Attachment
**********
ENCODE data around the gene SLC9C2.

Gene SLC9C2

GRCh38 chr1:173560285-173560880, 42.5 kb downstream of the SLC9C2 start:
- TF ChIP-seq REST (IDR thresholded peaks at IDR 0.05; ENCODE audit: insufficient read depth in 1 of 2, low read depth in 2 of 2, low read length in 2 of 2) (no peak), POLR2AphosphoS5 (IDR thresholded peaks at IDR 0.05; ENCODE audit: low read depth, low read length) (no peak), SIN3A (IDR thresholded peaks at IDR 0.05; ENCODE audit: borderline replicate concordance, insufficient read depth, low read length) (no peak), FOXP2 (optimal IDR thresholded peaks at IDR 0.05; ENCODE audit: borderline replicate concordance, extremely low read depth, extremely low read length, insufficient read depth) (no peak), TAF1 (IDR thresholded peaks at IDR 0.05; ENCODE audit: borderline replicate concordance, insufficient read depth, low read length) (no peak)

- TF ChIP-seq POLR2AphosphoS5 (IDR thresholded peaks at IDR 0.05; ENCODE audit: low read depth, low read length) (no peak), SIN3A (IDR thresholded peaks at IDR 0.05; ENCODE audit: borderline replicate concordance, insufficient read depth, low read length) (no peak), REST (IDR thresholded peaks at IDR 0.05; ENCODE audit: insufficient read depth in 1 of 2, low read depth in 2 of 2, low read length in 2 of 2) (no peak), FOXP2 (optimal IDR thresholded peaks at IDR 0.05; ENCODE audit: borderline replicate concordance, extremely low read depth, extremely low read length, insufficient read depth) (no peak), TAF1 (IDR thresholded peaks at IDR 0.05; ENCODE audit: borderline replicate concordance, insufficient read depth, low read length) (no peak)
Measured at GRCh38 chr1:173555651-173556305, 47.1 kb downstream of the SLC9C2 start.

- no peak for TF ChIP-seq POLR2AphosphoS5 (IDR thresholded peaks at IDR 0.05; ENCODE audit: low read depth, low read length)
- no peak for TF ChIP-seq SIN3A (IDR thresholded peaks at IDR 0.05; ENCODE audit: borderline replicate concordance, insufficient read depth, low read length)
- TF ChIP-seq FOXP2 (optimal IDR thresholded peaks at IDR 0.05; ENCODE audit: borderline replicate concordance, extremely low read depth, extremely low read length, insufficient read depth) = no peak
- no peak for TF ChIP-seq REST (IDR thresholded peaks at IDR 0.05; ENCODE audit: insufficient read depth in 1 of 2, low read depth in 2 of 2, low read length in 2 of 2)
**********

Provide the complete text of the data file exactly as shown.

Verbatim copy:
ENCODE data around the gene SLC9C2.

Gene SLC9C2

GRCh38 chr1:173560285-173560880, 42.5 kb downstream of the SLC9C2 start:
- TF ChIP-seq REST (IDR thresholded peaks at IDR 0.05; ENCODE audit: insufficient read depth in 1 of 2, low read depth in 2 of 2, low read length in 2 of 2) (no peak), POLR2AphosphoS5 (IDR thresholded peaks at IDR 0.05; ENCODE audit: low read depth, low read length) (no peak), SIN3A (IDR thresholded peaks at IDR 0.05; ENCODE audit: borderline replicate concordance, insufficient read depth, low read length) (no peak), FOXP2 (optimal IDR thresholded peaks at IDR 0.05; ENCODE audit: borderline replicate concordance, extremely low read depth, extremely low read length, insufficient read depth) (no peak), TAF1 (IDR thresholded peaks at IDR 0.05; ENCODE audit: borderline replicate concordance, insufficient read depth, low read length) (no peak)

- TF ChIP-seq POLR2AphosphoS5 (IDR thresholded peaks at IDR 0.05; ENCODE audit: low read depth, low read length) (no peak), SIN3A (IDR thresholded peaks at IDR 0.05; ENCODE audit: borderline replicate concordance, insufficient read depth, low read length) (no peak), REST (IDR thresholded peaks at IDR 0.05; ENCODE audit: insufficient read depth in 1 of 2, low read depth in 2 of 2, low read length in 2 of 2) (no peak), FOXP2 (optimal IDR thresholded peaks at IDR 0.05; ENCODE audit: borderline replicate concordance, extremely low read depth, extremely low read length, insufficient read depth) (no peak), TAF1 (IDR thresholded peaks at IDR 0.05; ENCODE audit: borderline replicate concordance, insufficient read depth, low read length) (no peak)
Measured at GRCh38 chr1:173555651-173556305, 47.1 kb downstream of the SLC9C2 start.

- no peak for TF ChIP-seq POLR2AphosphoS5 (IDR thresholded peaks at IDR 0.05; ENCODE audit: low read depth, low read length)
- no peak for TF ChIP-seq SIN3A (IDR thresholded peaks at IDR 0.05; ENCODE audit: borderline replicate concordance, insufficient read depth, low read length)
- TF ChIP-seq FOXP2 (optimal IDR thresholded peaks at IDR 0.05; ENCODE audit: borderline replicate concordance, extremely low read depth, extremely low read length, insufficient read depth) = no peak
- no peak for TF ChIP-seq REST (IDR thresholded peaks at IDR 0.05; ENCODE audit: insufficient read depth in 1 of 2, low read depth in 2 of 2, low read length in 2 of 2)